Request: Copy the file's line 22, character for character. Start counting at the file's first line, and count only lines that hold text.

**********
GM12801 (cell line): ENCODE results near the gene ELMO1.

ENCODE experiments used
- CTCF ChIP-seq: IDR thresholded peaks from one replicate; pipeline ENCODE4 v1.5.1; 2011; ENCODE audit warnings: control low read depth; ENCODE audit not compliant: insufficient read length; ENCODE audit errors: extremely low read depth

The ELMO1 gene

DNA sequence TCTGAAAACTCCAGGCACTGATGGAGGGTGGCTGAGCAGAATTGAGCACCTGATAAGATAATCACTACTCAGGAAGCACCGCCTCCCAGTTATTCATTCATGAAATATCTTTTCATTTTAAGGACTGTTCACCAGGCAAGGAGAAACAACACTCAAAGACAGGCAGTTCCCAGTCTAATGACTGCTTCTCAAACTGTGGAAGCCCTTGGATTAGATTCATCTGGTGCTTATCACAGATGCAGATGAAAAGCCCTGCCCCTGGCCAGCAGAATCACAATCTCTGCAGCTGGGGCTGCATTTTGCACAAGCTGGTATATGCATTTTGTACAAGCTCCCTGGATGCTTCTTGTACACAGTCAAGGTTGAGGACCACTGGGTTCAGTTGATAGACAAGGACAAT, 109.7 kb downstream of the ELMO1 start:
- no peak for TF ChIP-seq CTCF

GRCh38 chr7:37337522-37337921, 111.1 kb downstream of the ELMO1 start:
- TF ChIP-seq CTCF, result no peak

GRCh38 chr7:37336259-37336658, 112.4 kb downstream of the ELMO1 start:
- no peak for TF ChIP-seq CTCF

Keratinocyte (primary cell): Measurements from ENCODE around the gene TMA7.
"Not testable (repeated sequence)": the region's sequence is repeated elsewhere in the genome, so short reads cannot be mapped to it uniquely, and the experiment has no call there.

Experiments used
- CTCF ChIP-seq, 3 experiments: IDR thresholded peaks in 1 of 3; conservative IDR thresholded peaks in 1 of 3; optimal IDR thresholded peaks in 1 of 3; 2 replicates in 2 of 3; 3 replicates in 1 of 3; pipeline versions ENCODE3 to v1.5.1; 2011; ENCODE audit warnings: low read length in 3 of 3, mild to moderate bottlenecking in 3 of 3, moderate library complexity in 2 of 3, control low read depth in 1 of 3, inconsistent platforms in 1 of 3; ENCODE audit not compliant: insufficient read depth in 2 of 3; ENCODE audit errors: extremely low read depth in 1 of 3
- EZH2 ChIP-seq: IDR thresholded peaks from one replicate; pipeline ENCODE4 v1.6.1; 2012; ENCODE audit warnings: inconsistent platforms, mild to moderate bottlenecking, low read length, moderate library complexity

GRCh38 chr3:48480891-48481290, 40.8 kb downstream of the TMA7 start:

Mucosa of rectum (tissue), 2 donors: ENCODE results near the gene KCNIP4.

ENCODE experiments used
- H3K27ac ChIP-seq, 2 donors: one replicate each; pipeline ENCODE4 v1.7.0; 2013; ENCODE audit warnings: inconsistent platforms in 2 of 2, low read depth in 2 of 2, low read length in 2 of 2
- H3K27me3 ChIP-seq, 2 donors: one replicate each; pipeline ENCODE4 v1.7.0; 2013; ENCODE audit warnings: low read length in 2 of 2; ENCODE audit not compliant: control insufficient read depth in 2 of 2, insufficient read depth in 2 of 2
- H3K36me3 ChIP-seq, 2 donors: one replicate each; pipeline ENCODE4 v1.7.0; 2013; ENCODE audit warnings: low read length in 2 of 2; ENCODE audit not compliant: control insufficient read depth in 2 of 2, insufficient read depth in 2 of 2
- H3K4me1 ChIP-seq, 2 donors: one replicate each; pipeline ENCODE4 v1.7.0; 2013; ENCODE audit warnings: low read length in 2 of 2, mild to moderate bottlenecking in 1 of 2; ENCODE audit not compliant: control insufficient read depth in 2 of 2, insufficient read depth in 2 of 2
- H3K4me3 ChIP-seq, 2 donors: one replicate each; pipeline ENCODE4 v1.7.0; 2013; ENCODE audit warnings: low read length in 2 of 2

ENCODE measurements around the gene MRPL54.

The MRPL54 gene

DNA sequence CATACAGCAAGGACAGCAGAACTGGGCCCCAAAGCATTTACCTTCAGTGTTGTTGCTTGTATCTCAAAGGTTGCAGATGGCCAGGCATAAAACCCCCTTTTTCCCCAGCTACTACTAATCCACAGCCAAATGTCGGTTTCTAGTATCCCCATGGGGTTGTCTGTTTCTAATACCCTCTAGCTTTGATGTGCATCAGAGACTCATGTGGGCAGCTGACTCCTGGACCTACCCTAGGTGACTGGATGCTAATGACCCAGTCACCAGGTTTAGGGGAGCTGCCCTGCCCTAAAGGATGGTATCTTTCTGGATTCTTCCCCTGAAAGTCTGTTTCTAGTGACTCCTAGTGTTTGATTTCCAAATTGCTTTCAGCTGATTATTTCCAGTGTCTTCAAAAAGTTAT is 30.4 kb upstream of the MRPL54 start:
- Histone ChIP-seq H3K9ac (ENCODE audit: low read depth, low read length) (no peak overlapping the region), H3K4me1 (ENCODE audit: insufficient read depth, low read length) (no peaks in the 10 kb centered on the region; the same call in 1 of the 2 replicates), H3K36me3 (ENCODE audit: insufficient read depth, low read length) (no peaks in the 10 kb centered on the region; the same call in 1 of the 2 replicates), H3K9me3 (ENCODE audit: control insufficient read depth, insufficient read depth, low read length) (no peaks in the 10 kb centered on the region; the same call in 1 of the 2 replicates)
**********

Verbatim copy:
- H3K4me1 ChIP-seq, 2 donors: one replicate each; pipeline ENCODE4 v1.7.0; 2013; ENCODE audit warnings: low read length in 2 of 2, mild to moderate bottlenecking in 1 of 2; ENCODE audit not compliant: control insufficient read depth in 2 of 2, insufficient read depth in 2 of 2